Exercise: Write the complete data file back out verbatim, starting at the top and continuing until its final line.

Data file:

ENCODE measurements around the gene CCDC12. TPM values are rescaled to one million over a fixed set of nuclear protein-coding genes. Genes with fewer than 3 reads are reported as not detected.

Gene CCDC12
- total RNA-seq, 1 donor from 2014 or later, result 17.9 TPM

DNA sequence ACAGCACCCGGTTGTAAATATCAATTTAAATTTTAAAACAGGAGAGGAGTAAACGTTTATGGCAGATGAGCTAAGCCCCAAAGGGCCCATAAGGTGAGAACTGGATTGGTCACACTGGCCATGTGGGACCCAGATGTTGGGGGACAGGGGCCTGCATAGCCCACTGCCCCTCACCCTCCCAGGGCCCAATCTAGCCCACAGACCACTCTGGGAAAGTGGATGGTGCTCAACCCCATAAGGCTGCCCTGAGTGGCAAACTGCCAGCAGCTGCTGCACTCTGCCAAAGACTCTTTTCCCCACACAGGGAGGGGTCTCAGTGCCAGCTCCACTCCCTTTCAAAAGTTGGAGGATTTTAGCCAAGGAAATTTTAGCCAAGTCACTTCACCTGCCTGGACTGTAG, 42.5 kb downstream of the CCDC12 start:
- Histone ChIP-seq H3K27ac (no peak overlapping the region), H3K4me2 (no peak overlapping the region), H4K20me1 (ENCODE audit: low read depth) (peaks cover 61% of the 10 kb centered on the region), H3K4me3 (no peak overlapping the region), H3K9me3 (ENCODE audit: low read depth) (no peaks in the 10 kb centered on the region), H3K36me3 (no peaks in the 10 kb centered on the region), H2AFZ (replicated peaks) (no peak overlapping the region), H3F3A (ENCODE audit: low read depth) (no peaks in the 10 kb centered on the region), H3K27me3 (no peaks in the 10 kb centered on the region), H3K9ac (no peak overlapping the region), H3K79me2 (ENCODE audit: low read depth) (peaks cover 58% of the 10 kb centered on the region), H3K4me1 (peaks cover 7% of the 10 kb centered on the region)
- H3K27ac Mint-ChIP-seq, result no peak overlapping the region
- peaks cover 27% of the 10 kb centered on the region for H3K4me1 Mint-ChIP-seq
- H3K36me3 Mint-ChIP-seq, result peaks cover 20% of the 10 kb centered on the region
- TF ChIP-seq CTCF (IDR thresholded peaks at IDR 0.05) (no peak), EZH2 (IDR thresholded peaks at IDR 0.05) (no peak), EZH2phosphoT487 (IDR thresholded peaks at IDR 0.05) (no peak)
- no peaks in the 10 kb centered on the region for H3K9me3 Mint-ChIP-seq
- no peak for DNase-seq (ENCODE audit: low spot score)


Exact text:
ENCODE measurements around the gene CCDC12. TPM values are rescaled to one million over a fixed set of nuclear protein-coding genes. Genes with fewer than 3 reads are reported as not detected.

Gene CCDC12
- total RNA-seq, 1 donor from 2014 or later, result 17.9 TPM

DNA sequence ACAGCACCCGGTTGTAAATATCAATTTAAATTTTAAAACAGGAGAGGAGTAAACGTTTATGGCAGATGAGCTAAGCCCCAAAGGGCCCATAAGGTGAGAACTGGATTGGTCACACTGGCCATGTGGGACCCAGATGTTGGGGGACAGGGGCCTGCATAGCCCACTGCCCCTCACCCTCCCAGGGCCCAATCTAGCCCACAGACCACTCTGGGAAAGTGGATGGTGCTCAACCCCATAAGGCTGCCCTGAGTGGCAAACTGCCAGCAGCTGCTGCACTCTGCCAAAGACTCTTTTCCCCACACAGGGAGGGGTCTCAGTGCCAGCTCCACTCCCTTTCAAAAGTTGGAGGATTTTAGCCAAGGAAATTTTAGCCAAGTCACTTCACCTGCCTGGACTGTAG, 42.5 kb downstream of the CCDC12 start:
- Histone ChIP-seq H3K27ac (no peak overlapping the region), H3K4me2 (no peak overlapping the region), H4K20me1 (ENCODE audit: low read depth) (peaks cover 61% of the 10 kb centered on the region), H3K4me3 (no peak overlapping the region), H3K9me3 (ENCODE audit: low read depth) (no peaks in the 10 kb centered on the region), H3K36me3 (no peaks in the 10 kb centered on the region), H2AFZ (replicated peaks) (no peak overlapping the region), H3F3A (ENCODE audit: low read depth) (no peaks in the 10 kb centered on the region), H3K27me3 (no peaks in the 10 kb centered on the region), H3K9ac (no peak overlapping the region), H3K79me2 (ENCODE audit: low read depth) (peaks cover 58% of the 10 kb centered on the region), H3K4me1 (peaks cover 7% of the 10 kb centered on the region)
- H3K27ac Mint-ChIP-seq, result no peak overlapping the region
- peaks cover 27% of the 10 kb centered on the region for H3K4me1 Mint-ChIP-seq
- H3K36me3 Mint-ChIP-seq, result peaks cover 20% of the 10 kb centered on the region
- TF ChIP-seq CTCF (IDR thresholded peaks at IDR 0.05) (no peak), EZH2 (IDR thresholded peaks at IDR 0.05) (no peak), EZH2phosphoT487 (IDR thresholded peaks at IDR 0.05) (no peak)
- no peaks in the 10 kb centered on the region for H3K9me3 Mint-ChIP-seq
- no peak for DNase-seq (ENCODE audit: low spot score)